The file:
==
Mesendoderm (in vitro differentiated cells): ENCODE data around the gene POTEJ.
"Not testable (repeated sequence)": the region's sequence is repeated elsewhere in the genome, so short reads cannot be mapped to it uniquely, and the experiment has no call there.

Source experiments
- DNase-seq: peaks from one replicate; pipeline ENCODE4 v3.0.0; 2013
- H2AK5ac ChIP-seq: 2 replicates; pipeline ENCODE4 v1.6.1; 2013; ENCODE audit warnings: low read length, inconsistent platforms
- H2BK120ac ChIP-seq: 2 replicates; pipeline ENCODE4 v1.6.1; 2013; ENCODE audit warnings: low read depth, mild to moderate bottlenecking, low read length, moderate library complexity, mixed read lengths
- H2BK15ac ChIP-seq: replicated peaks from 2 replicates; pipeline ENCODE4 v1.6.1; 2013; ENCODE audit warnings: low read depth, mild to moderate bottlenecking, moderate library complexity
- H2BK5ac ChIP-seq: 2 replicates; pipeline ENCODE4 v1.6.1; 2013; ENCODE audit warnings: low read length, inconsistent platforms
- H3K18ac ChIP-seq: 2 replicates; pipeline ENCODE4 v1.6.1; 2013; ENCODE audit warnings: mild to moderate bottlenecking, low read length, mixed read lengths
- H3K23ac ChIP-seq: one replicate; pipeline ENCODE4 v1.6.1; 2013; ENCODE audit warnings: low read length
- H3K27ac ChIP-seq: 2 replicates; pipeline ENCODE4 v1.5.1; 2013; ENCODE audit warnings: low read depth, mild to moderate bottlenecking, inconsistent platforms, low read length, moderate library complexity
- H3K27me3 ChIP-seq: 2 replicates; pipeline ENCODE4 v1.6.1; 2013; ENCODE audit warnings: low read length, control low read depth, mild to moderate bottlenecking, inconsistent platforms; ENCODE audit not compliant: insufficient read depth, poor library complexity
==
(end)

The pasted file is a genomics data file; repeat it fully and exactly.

Mesendoderm (in vitro differentiated cells): ENCODE data around the gene POTEJ.
"Not testable (repeated sequence)": the region's sequence is repeated elsewhere in the genome, so short reads cannot be mapped to it uniquely, and the experiment has no call there.

Source experiments
- DNase-seq: peaks from one replicate; pipeline ENCODE4 v3.0.0; 2013
- H2AK5ac ChIP-seq: 2 replicates; pipeline ENCODE4 v1.6.1; 2013; ENCODE audit warnings: low read length, inconsistent platforms
- H2BK120ac ChIP-seq: 2 replicates; pipeline ENCODE4 v1.6.1; 2013; ENCODE audit warnings: low read depth, mild to moderate bottlenecking, low read length, moderate library complexity, mixed read lengths
- H2BK15ac ChIP-seq: replicated peaks from 2 replicates; pipeline ENCODE4 v1.6.1; 2013; ENCODE audit warnings: low read depth, mild to moderate bottlenecking, moderate library complexity
- H2BK5ac ChIP-seq: 2 replicates; pipeline ENCODE4 v1.6.1; 2013; ENCODE audit warnings: low read length, inconsistent platforms
- H3K18ac ChIP-seq: 2 replicates; pipeline ENCODE4 v1.6.1; 2013; ENCODE audit warnings: mild to moderate bottlenecking, low read length, mixed read lengths
- H3K23ac ChIP-seq: one replicate; pipeline ENCODE4 v1.6.1; 2013; ENCODE audit warnings: low read length
- H3K27ac ChIP-seq: 2 replicates; pipeline ENCODE4 v1.5.1; 2013; ENCODE audit warnings: low read depth, mild to moderate bottlenecking, inconsistent platforms, low read length, moderate library complexity
- H3K27me3 ChIP-seq: 2 replicates; pipeline ENCODE4 v1.6.1; 2013; ENCODE audit warnings: low read length, control low read depth, mild to moderate bottlenecking, inconsistent platforms; ENCODE audit not compliant: insufficient read depth, poor library complexity